Canadian History for Kids: Crucified Canadian Soldier

Posted by on Aug 21, 2014 in Sketches of Our Canada, World War One

Canadian History for Kids: Crucified Canadian Soldier

The Crucified Canadian Soldier, a true story of the atrocities of the First World War or just war propaganda? It began in July, 1915, with a note written by a British nurse, Ursula Violet Chaloner, detailing the comments made to her by Lance Corporal C.M. Brown about a Canadian solder, a Sergeant Harry Band, who was crucified on the door of a barn with bayonets at the battle of Ypres.

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Canadian History for Kids: Crucified Canadian Soldier

Posted by on Aug 21, 2014 in Sketches of Our Canada, World War One

Canadian History for Kids: Crucified Canadian Soldier

The Crucified Canadian Soldier, a true story of the atrocities of the First World War or just war propaganda? It began in July, 1915, with a note written by a British nurse, Ursula Violet Chaloner, detailing the comments made to her by Lance Corporal C.M. Brown about a Canadian solder, a Sergeant Harry Band, who was crucified on the door of a barn with bayonets at the battle of Ypres.

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Canadian History for Kids: Klondike Joe Boyle

Posted by on Aug 20, 2014 in Sketches of Our Canada, World War One

Canadian History for Kids: Klondike Joe Boyle

Klondike Joe Boyle was a true hero and the stuff that Hollywood epics are made of. Boyle grew up in Woodstock Ontario, but the travel bug took him many places before the Klondike. He was merchant seaman, businessman and fight promoter before the gold rush lured him north in 1897. Boyle was successful in securing the rights to mining a large tract of land in the Klondike River valley. He eventually wrestled control of the Canadian Klondike Mining Company from the powerful Rothschild family.

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Canadian History for Kids: Edith Louisa Cavell

Posted by on Aug 19, 2014 in Sketches of Our Canada, World War One

Canadian History for Kids: Edith Louisa Cavell

Edith Louisa Cavell was a British nurse and an influential pioneer of modern nursing in Belgium. During the First World War she saved the lives of many soldiers, both allies and enemy. She also helped almost 200 allied soldiers escape from German occupied Belgium. By helping them escape she was arrested, court-martialled, found guilty of treason and sentenced to death. She was shot by a German firing squad on October 12, 1915. She was 49 years old at the time.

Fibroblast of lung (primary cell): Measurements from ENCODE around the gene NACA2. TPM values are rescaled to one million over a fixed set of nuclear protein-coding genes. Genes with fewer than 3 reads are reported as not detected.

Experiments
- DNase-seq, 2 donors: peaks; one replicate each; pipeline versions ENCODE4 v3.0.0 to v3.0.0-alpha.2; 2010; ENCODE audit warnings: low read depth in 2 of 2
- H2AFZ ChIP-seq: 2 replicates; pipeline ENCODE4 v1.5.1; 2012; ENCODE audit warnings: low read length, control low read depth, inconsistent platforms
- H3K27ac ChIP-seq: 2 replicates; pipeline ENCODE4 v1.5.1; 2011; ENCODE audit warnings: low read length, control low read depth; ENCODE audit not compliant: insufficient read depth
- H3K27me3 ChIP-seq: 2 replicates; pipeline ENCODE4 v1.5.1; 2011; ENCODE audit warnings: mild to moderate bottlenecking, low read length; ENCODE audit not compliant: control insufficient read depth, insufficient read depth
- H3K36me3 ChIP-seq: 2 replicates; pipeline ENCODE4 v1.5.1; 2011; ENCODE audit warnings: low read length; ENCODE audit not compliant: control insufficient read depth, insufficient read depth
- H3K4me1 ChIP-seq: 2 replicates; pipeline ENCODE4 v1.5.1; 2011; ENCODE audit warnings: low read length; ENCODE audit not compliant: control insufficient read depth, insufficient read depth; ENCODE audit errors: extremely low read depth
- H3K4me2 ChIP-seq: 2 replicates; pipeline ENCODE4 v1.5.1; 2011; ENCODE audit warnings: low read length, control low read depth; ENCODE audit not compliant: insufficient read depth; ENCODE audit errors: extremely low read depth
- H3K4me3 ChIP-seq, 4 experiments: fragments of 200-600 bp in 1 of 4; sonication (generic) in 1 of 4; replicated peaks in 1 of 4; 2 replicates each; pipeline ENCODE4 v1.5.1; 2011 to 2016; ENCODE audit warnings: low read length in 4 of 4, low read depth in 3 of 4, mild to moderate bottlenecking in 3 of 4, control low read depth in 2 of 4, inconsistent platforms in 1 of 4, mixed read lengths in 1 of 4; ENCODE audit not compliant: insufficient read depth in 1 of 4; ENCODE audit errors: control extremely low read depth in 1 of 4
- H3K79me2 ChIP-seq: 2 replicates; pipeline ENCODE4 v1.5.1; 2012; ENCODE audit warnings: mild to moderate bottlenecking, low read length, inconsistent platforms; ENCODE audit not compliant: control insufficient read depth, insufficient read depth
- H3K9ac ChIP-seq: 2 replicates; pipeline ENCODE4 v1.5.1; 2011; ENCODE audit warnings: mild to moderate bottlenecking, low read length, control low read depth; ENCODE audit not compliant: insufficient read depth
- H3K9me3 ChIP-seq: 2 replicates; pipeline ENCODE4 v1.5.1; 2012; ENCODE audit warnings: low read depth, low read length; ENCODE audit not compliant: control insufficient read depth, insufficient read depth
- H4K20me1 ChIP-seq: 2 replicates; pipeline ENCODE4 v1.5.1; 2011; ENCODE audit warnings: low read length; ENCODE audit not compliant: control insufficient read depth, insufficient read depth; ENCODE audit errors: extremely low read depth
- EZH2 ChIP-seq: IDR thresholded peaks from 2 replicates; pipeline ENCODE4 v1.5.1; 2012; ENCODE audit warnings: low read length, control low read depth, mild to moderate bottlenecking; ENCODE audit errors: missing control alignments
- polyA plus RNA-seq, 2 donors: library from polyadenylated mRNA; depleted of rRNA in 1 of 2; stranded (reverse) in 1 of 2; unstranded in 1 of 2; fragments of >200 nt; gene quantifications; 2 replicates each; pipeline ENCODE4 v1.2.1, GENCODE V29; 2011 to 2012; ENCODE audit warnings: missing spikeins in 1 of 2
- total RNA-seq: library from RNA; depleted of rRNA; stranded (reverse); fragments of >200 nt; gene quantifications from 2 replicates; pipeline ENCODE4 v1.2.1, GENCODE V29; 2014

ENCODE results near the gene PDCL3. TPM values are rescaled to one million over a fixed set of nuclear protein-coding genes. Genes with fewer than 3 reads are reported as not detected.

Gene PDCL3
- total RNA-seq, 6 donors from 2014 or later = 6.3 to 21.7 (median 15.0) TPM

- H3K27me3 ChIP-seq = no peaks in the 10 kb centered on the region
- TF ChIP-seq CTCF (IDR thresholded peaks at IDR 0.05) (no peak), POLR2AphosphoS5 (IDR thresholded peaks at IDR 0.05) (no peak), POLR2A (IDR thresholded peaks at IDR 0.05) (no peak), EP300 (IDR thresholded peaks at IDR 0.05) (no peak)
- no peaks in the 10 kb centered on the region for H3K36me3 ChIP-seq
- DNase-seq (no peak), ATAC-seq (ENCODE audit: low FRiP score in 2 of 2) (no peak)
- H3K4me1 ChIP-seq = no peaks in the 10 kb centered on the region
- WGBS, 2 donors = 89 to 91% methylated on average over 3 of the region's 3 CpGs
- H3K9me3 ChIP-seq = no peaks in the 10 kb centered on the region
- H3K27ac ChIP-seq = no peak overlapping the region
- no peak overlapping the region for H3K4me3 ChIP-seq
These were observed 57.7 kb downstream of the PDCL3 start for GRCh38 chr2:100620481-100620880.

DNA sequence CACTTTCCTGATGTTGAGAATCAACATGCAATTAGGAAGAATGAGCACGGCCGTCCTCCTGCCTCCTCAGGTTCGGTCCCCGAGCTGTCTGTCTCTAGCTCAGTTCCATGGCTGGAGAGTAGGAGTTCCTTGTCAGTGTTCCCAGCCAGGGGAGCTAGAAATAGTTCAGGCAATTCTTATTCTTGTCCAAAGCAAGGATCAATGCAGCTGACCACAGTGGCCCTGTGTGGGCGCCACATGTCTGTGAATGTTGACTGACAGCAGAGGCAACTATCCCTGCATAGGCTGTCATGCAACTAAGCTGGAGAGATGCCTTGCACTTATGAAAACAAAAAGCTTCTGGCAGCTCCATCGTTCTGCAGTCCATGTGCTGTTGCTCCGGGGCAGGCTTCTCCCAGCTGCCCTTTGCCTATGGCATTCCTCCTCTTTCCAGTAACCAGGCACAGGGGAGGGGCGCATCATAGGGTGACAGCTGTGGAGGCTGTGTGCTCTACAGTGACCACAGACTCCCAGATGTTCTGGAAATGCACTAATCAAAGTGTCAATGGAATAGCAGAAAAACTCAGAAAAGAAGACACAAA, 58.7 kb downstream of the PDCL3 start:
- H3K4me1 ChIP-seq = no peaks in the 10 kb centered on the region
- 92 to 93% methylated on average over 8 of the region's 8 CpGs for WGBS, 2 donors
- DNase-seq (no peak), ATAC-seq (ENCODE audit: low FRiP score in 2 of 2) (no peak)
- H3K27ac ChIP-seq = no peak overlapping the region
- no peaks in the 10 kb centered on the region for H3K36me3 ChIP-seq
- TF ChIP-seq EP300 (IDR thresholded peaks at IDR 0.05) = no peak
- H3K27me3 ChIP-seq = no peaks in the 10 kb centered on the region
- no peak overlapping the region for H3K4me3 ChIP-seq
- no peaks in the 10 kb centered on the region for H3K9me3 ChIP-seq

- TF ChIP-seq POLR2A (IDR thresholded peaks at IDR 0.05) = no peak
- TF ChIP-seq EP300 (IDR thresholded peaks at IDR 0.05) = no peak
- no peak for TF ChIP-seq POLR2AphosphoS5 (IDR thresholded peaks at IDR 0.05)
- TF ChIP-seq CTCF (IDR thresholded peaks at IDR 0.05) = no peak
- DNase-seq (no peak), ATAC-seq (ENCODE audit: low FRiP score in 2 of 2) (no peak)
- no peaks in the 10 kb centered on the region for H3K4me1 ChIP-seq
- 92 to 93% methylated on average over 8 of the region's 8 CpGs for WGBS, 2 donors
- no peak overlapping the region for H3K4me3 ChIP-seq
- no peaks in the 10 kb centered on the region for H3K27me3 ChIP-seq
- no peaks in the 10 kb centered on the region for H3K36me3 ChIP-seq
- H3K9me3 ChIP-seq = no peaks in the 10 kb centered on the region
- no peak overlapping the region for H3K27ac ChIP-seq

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Canadian History for Kids: Sir Sam Hughes

Posted by on Aug 18, 2014 in Sketches of Our Canada, World War One

Canadian History for Kids: Sir Sam Hughes

‘My character is unique, my ways are unique,’ Sir Sam Hughes. He was indeed unique and he had very little fear. Sir Samuel Hughes, was the Canadian Minister of Militia and Defence during World War I. Hughes was born in 1853 in the Ontario county of Durham. He taught school in eastern Ontario then in Toronto. When he was 30 he moved to Lindsay and bought the local paper the Warder, which he used to promote his views. He was first elected as Conservative Member of Parliament for Victoria North in 1891.

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Canadian History for Kids: The Newfoundland Regiment

Posted by on Aug 17, 2014 in Sketches of Our Canada, World War One

Canadian History for Kids: The Newfoundland Regiment

When Britain entered the First World War on August 4, 1914, Newfoundland and Labrador, which was then a British dominion, was suddenly at war, too. The people of Newfoundland reacted strongly to the news of war. Almost 1,000 young men signed up to join the newly-created Newfoundland Regiment by late September 1914. The regiment’s first soldiers set sail for Britain on October 3, 1914 and more soldiers would soon follow. The Newfoundlanders would train in England and Scotland for months before finally seeing action on an unexpected front—the eastern Mediterranean.

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Canadian History for Kids: Canada’s Hundred Days

Posted by on Aug 16, 2014 in Sketches of Our Canada, World War One

Canadian History for Kids: Canada’s Hundred Days

The great achievements of Canadian soldiers on battlefields such as Ypres, Vimy and Passchendaele – to name just a few – ignited a sense of national pride and a confidence that Canada could stand on the world stage alone. Our many achievements on the battlefield were capped by a three-month stretch of victories at the end of the war during what came to be known as “Canada’s Hundred Days”.

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